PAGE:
Alexander Romanov Montreal Canadiens
Alexander Romanov, Montreal Canadiens, 2018 NHL Draft (Amy Irvin / The Hockey Writers)

In 17 seasons, Timmins only drafted two players in the second round or later that became somewhat of a star in the NHL. Subban won a Norris Trophy as top defencemen in 2013, and Gallagher is a multi-season 30 goal scorer. The rest of the picks are bottom six or bottom pairing players that are a dime a dozen in the NHL. He has drafted quality serviceable players, but none will turn the game’s tide or be a difference-maker. Romanov could end up being the best player picked after the first round since Gallagher — in other words, they have yet to find a diamond in the rough.

Canadiens Recent Drafting Has Been Better

Since the reset of 2018, the Canadiens have drafted better first-round picks like Caufield and Kaiden Ghule, who will be a massive benefit to the Canadiens’ future. If you take away all the outside noise regarding Mailloux, he could also grow into a solid two-way defenseman. The Habs’ most significant issue in past drafts was picking for need instead of best player available (BPA): Jesperi Kotkaniemi is a product of drafting for need, and once again, it didn’t work out for the team. He never grew into the player they thought he would be and is now with the Carolina Hurricanes.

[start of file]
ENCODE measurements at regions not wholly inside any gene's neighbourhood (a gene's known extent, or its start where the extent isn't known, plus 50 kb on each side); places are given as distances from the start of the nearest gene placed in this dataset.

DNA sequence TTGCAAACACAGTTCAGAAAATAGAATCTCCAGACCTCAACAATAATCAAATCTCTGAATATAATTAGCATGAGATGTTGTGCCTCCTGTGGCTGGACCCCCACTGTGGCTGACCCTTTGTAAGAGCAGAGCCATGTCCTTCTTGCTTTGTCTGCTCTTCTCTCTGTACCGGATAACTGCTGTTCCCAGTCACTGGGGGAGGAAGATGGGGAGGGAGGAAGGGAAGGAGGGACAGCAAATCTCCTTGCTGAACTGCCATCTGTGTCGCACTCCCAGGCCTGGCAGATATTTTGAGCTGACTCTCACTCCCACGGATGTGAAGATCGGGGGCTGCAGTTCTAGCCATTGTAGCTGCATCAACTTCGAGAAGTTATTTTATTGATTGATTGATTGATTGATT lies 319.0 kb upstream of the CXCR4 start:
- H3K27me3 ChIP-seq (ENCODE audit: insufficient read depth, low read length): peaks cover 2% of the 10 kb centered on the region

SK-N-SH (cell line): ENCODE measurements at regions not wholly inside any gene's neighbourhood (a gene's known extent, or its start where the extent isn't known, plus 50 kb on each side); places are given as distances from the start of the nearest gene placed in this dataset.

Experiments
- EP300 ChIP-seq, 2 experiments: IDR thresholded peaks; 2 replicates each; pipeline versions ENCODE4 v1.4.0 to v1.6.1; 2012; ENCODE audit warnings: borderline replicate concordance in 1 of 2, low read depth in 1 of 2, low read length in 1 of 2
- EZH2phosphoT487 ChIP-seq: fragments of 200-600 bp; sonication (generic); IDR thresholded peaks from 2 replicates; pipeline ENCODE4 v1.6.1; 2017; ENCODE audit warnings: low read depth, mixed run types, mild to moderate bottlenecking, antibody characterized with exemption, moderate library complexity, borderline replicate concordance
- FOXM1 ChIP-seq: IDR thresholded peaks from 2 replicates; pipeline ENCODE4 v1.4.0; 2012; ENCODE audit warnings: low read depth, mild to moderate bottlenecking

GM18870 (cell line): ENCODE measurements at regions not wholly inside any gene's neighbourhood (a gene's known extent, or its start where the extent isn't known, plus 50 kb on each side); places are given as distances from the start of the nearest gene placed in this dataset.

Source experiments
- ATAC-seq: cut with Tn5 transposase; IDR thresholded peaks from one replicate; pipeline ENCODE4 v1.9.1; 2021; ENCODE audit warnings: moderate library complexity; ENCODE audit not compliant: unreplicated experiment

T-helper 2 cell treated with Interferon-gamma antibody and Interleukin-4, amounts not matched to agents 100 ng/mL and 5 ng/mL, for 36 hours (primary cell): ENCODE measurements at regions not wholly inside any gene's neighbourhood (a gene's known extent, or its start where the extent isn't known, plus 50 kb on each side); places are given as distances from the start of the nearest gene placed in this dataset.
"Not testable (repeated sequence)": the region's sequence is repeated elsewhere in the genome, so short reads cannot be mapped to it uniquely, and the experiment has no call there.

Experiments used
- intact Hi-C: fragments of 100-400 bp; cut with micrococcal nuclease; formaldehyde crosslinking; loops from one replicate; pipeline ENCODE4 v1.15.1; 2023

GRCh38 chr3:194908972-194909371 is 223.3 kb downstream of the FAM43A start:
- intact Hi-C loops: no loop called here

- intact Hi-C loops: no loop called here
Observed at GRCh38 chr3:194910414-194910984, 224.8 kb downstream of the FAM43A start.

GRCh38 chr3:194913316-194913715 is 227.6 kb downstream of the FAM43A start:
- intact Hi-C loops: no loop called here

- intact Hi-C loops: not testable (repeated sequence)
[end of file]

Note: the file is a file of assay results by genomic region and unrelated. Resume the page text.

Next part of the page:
Montreal Canadians Cole Caufield NHL draft
Montreal Canadians select Cole Caufield during the first-round NHL draft at Rogers Arena in Vancouver, June 21, 2019. (THE CANADIAN PRESS/Jonathan Hayward)

Drafting in the later rounds also improved in recent years. Since 2017, the Canadiens have drafted Cayden Primeau (2017), Jesse Ylonen, Romanov, Jordan Harris (2018), Jayden Struble, Mattias Norlinder (2019), Jan Mysak, Sean Farrell (2020), Riley Kidney, Joshua Roy, and Joe Vrbetic (2021), who are all dominating their respective minor leagues — Primeau, Ylonen and Romanov are in AHL/NHL. The Canadiens might have turned a corner when it comes to drafting, or perhaps they just stopped drafting for need and went with BPA. This is not to say all these prospects will become NHL stars, but they are playing very well in their respective minor leagues and have a chance of becoming at least regular NHL players.